Last Tuesday, July 29, San Diego City Council members retroactively approved city attorney Jan Goldsmith's decision to hire outside attorneys to represent him in a lawsuit. The lawsuit was filed after he refused to turn over emails he sent to reporters and lobbyists from one of three private email accounts. Councilmembers agreed to spend up to $150,000 for the legal defense, in addition to the hundreds of staff hours already spent on the case.

On Saturday, August 2, the attorney who filed the suit, Cory Briggs, offered Goldsmith, council president Todd Gloria (currently defending a similar lawsuit), and the city a way out. He will drop the lawsuits in exchange for four things: Goldsmith and Gloria must admit they were wrong to withhold emails from personal accounts about city business; change the municipal code so public-business communications such as emails kept on personal devices are considered public if they meet the threshold definition of “record”; and $100,000 in legal costs. The last stipulation is that city attorney Goldsmith retract statements he made to the U-T, which, according to Briggs, misrepresented his demands.

In the proposed settlement agreement, Briggs couldn't resist an opportunity to take a few swipes at Goldsmith.

"Mr. Goldsmith's office first claimed his communications with the media via personal e‐mail are outside the scope of his authority…. You can see on page 10 of the attached demurrer brief the following statement: 'THE PRIVATE EMAILS ARE NOT NECESSARY OR CONVENIENT TO THE DISCHARGE OF THE CITY ATTORNEY’S OFFICIAL DUTIES UNDER THE CITY CHARTER' (emphasis his). [San Diegans for Open Government] now possesses reams of e‐mails to/from Mr. Goldsmith’s private account concerning public business, which by his reasoning means that he has spent a lot of time doing something that is outside the scope of his legal authority as City Attorney. Again, these were his words, not mine.”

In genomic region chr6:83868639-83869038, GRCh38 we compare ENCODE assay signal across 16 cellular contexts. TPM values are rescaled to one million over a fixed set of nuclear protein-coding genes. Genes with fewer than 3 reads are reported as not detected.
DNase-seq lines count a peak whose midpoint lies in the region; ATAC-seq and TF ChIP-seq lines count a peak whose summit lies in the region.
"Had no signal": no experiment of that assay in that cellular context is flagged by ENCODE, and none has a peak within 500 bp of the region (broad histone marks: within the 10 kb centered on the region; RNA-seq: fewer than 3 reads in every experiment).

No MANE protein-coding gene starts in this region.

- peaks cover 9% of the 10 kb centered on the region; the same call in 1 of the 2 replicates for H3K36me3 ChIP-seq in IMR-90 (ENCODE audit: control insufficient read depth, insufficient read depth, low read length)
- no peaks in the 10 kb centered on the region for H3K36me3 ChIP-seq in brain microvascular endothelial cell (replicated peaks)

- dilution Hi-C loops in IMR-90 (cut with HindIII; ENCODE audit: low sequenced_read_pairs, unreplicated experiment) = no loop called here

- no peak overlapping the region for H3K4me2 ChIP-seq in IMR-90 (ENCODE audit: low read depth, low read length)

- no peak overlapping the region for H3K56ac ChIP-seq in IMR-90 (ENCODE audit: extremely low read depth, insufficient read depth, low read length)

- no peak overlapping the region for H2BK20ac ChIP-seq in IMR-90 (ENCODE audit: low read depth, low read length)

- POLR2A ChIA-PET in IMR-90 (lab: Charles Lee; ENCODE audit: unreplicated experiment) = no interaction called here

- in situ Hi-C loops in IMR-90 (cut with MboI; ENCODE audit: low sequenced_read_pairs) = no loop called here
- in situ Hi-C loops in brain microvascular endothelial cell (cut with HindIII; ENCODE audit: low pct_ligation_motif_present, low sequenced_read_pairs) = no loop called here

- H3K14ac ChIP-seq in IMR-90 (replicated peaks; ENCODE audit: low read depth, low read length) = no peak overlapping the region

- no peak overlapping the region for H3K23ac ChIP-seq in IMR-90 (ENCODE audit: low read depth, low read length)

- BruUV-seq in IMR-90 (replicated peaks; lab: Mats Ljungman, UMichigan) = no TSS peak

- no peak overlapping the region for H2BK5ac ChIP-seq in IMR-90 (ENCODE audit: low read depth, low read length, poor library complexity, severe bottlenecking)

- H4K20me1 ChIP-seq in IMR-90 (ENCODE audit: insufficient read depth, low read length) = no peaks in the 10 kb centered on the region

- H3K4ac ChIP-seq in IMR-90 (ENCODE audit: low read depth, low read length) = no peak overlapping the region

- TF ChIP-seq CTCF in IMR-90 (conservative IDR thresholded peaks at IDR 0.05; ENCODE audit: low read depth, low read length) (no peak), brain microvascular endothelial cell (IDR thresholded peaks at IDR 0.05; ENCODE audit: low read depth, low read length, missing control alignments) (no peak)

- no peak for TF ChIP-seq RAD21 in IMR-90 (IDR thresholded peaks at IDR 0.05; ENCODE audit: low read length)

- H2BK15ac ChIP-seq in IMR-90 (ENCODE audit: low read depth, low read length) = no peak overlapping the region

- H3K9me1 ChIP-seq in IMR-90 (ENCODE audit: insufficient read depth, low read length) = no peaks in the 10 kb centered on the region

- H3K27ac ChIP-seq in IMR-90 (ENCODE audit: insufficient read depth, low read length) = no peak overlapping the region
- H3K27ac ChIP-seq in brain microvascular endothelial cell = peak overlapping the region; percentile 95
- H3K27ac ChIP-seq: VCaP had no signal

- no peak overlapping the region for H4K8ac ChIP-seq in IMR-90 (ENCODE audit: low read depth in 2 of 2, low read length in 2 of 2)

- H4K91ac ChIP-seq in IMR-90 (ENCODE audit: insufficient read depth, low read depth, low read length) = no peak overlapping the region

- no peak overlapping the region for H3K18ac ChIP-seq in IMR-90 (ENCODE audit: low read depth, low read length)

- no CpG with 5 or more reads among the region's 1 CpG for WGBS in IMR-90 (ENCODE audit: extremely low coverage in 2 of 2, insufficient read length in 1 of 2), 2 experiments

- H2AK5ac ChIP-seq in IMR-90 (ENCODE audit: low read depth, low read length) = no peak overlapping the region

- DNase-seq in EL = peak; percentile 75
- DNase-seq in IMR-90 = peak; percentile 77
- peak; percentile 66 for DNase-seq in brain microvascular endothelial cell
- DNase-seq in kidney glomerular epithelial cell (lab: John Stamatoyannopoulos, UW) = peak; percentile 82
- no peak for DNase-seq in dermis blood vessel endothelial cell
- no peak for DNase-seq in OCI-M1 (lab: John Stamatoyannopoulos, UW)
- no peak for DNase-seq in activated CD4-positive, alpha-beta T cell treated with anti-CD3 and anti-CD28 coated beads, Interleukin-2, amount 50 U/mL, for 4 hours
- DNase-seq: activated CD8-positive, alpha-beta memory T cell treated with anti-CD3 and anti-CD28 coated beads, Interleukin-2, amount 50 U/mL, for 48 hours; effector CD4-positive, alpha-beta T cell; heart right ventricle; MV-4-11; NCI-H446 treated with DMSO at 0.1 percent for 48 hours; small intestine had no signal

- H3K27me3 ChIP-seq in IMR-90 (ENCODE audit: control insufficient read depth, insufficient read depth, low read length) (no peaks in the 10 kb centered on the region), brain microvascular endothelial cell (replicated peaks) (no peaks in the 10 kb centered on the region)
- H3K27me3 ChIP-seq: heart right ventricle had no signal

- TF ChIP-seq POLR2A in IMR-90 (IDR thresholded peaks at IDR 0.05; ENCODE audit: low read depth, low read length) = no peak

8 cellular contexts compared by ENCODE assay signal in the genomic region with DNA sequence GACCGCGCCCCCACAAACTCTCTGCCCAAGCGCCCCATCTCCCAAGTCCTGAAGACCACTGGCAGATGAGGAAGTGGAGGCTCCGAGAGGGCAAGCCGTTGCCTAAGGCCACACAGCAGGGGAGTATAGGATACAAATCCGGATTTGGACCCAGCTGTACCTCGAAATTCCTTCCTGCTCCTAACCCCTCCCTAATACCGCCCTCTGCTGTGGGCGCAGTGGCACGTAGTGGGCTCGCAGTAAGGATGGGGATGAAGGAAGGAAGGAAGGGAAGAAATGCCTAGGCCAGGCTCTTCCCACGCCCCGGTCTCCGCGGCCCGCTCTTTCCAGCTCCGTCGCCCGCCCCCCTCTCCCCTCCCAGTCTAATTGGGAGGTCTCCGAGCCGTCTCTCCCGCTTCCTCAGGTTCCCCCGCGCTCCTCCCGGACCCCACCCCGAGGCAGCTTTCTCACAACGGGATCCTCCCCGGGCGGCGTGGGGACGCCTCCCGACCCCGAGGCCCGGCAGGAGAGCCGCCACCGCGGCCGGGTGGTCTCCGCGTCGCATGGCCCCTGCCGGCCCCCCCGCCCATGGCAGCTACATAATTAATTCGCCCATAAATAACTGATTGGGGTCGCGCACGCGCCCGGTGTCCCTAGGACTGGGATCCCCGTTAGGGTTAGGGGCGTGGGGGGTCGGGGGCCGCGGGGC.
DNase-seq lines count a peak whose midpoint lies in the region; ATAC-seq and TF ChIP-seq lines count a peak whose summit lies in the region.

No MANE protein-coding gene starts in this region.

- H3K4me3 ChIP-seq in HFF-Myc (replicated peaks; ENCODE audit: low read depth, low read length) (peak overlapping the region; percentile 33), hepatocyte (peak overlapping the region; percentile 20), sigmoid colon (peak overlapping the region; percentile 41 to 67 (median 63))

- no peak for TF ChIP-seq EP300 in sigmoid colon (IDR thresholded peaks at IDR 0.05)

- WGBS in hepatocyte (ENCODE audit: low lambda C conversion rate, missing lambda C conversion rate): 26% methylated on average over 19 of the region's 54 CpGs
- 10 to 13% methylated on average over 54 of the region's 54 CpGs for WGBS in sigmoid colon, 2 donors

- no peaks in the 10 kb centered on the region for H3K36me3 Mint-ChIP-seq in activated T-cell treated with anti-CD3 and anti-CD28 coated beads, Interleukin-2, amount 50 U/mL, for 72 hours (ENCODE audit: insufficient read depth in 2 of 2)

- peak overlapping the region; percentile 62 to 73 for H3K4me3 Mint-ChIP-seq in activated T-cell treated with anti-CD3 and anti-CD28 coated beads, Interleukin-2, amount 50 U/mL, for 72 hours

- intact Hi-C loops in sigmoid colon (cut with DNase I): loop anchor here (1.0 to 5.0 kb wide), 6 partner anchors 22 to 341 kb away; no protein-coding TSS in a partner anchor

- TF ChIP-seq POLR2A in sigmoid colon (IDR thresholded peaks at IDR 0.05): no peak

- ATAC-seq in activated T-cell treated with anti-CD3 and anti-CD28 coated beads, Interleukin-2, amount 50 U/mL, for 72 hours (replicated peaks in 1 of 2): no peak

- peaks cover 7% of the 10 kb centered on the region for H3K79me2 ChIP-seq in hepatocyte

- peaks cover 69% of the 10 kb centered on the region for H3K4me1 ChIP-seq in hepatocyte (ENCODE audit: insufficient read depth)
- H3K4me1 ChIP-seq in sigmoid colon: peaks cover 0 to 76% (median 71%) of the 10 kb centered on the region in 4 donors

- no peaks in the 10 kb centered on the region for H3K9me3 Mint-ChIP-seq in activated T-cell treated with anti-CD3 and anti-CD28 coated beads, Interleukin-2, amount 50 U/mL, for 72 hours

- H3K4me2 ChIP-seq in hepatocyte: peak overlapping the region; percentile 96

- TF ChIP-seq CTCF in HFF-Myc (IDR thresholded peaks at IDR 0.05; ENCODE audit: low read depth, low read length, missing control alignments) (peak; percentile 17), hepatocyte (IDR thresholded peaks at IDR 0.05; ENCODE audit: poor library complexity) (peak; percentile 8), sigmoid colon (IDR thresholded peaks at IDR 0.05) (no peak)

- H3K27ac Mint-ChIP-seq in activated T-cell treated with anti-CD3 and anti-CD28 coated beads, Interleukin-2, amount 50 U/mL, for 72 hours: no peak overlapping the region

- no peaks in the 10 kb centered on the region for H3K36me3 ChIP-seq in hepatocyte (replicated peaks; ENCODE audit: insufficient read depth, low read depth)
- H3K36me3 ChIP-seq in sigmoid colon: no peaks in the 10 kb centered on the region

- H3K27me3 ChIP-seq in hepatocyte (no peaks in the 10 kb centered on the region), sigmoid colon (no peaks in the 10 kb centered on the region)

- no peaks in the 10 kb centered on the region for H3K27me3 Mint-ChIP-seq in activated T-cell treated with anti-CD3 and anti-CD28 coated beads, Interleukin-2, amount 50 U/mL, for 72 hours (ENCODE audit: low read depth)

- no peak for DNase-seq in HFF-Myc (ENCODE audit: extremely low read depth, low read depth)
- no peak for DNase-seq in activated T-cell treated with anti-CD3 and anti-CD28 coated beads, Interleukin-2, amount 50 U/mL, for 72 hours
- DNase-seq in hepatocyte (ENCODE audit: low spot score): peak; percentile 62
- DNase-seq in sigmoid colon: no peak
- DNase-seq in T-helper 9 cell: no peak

The revision to the municipal code would include "any record that is received, transmitted, or stored by a City official or employee on a device or equipment or in a medium or account that is not owned, operated, or controlled by the City."

As for attorney's fees, Briggs says he is asking for less than what San Diegans for Open Government are entitled to; simultaneously, the city is saved from having to pay the $150,000 to outside attorneys.

"[M]y client is willing to accept $100k to resolve all claims for fees and costs. The fees and costs incurred thus far by [my client] are well in excess of $150k and will continue to increase as the litigation continues; keep in mind that attorney fees are mandatory under the California Public Records Act. Thus, there is a settlement opportunity that will cost the City less than it is already willing to pay just to defend Mr. Goldsmith; rejecting it means you would risk losing both cases, spending the $150k you’ve approved for Mr. Goldsmith’s defense (probably more), and ultimately paying [my client's] fees and costs on top of it all."

The proviso for Goldsmith to retract statements he made to the U-T applies to an article published last week.

"In your July 31, 2014, article by Jeff McDonald entitled 'City to defend Goldsmith over records,' the following statement [by Jan Goldsmith] is attributed to me: '[Cory] Briggs filed an amended complaint seeking an injunction preventing me from communicating with the media and providing certain legal advice to the City Council. That is a ridiculous cause of action and the judge will be given an opportunity to dismiss it in late August, but as long as it remains pending, there is a likelihood that many city employees, including attorneys and others in my office, will become witnesses.’”

"In fact, no complaint filed by Mr. Briggs against the City of San Diego or me has ever sought an injunction to prevent me from communicating with themedia or providing legal advice to the City Council. The complaint he filed against me sought an injunction against illegal expenditures of public money, which I deny having made. I would appreciate it if you would print a correction of the statement about Mr. Briggs."

The city has until Friday, August 8, to agree to the terms or the lawsuits will continue.

Click here to read the entire settlement proposal.

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Comments
2

This does not appear to be a very good deal from Jan Goldsmith's perspective. If the City gives Briggs $100,000, Goldsmith can keep his emails concerning the Filner imbroglio secret. If the City pays Briggs $100,000, there's no guarantee another lawyer won't file a similar records request for the same emails.

Aug. 3, 2014

If only.

Aug. 4, 2014